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BFCSA investigates fraud involving lenders, spruikers and financial planners worldwide.  Full Doc, Low Doc, No Doc loans, Lines of Credit and Buffer loans appear to be normal profit making financial products, however, these loans are set to implode within seven years.  For the past two decades, Ms Brailey, President of BFCSA (Inc), has been a tireless campaigner, championing the cause of older and low income people around the Globe who have fallen victim to banking and finance scams.  She has found that people of all ages are being targeted by Bankers offering faulty lending products. BFCSA warn that anyone who has signed up for one of these financial products, is in grave danger of losing their home.

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Banks cracking down hard on rural borrowers

Posted by on in Bankers A Law Unto Themselves
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"Federal Parliamentary Secretary for Agriculture Sid Sidebottom, whose northwest Tasmanian marginal electorate of Braddon is home to Premium Fresh, warned that banks cracking down hard on rural borrowers had played a part in the company's difficulties."

Comment: Federal and State assistance to rural growers - why not ask the excessively profitable BANKS to back off and let growers get on their feet again? - find other markets, adapt their business to changing Australian marketplace, find solutions to supermarket chains exploitation driving farmgate prices down, get paid by their own creditors.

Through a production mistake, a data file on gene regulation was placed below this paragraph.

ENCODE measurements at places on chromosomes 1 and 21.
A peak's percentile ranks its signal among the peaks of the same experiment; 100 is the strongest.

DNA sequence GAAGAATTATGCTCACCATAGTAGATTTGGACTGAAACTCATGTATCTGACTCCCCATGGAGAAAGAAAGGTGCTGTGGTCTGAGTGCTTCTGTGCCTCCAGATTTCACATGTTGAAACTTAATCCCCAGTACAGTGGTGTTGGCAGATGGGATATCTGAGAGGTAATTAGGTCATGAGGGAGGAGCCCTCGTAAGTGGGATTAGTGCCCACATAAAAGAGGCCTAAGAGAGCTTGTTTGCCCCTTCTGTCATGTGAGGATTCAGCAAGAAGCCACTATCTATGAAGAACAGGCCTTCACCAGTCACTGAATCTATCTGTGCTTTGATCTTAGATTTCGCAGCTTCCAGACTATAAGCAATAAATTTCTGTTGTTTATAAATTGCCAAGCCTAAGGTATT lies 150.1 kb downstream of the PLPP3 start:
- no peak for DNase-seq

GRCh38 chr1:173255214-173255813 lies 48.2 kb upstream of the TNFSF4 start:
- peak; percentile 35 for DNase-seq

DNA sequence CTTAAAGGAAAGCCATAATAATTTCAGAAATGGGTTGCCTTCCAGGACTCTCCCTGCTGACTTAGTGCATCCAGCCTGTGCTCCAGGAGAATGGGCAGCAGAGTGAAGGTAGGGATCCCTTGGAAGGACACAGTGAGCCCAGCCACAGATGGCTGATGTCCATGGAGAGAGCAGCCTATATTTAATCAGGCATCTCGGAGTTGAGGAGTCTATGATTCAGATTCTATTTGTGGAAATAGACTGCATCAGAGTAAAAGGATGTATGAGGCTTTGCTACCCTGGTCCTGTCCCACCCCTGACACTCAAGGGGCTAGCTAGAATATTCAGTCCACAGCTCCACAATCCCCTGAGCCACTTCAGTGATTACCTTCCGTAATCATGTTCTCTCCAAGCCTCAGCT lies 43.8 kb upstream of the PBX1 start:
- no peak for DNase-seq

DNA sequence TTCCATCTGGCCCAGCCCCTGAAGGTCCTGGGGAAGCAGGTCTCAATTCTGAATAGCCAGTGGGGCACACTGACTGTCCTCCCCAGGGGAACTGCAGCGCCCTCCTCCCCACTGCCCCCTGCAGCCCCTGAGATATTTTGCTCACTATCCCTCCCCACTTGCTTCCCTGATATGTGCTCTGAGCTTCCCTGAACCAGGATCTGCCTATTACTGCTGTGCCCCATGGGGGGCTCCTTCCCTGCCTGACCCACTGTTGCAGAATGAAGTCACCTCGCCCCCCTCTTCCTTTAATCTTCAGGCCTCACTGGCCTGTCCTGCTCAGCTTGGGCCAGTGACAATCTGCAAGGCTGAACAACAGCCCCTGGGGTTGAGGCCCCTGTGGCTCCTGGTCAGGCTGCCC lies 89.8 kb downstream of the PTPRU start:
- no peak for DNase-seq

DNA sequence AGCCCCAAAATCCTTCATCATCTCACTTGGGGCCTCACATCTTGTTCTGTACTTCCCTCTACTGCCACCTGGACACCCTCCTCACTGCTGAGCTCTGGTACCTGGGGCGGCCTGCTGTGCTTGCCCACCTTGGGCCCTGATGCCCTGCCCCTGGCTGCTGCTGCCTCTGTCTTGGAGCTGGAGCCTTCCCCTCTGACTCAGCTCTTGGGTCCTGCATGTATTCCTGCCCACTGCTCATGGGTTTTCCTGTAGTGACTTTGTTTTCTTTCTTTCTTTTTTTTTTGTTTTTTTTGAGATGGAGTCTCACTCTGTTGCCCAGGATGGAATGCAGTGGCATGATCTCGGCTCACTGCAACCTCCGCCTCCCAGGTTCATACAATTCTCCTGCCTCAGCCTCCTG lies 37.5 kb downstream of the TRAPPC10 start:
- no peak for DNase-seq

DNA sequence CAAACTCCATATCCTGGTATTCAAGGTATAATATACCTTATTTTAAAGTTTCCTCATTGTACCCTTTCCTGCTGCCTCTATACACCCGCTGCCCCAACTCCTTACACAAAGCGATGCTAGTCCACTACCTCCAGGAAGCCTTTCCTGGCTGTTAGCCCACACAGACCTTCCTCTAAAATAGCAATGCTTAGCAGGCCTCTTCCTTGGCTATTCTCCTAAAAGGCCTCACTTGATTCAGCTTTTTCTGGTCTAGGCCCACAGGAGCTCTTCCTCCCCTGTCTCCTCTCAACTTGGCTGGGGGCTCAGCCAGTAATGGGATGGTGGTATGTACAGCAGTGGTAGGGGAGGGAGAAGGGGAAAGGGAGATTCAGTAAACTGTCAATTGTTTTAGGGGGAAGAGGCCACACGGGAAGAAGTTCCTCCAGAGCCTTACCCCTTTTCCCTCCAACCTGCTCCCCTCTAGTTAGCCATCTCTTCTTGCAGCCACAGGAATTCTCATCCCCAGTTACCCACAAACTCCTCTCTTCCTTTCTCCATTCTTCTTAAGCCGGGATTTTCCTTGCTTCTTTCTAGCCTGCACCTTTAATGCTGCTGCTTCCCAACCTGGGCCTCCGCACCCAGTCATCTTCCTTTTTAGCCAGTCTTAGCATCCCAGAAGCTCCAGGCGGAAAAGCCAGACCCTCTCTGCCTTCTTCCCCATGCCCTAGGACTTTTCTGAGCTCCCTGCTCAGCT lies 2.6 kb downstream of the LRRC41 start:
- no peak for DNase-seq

The writing is on the wall and this is just the beginning of this phase of Australian financial meltdown.

Unintelligent and bullying Banks have wrecked lives, farms, rural communities and destroyed access to generations of agricultural wisdom in Australia for long enough - all in the name of GROWTH, MONEY and POWER.

Kick the blood suckers out NOW.

A new financial paradigm, one involving decency and creative alternatives to destructive bankruptcy, is desperately needed in rural communities if they are going to survive at all. 

 

by: Sue Neales, Rural Reporter
From: The Australian
September 04, 2012 12:00AM

 

Colin Chaplin

Wesley Vale, Tasmania, grower Colin Chaplin says he is still owed money for carrots and onions he had sold to Premium Fresh earlier this year. Picture: Rick Eaves Source: The Australian

TASMANIA'S biggest grower and seller of fresh carrots and onions is on the brink of bankruptcy, with debts of more than $6.6 million and voluntary administrators called in.

Family-owned vegetable company Premium Fresh Tasmania is the fifth mega-sized vegetable business in Australia to suffer financial woes, blaming low prices, rising costs, the impact of the high Australian dollar on exports and the supermarket discounting war between Coles and Woolworths.

In the past 18 months, Australia's two biggest tomato growers, Queensland's biggest capsicum business and one of the nation's biggest strawberry growers have faced financial collapse with debts of $10m to $31m each.

The decision of the three Ertler brothers of Forth, near Devonport, to appoint Deloitte to see if the 55-year-old company can trade its way out of difficulties in the next two months has again focused attention on the plight

of vegetable and horticultural industries.

Yesterday vegetable grower group AusVeg called for immediate government intervention and a national summit to end the spiralling crisis hitting some of the best and biggest vegetable producers in Australia.

http://www.theaustralian.com.au/news/nation/growing-pains-as-vegie-giant-hits-the-wall/story-e6frg6nf-1226464286169

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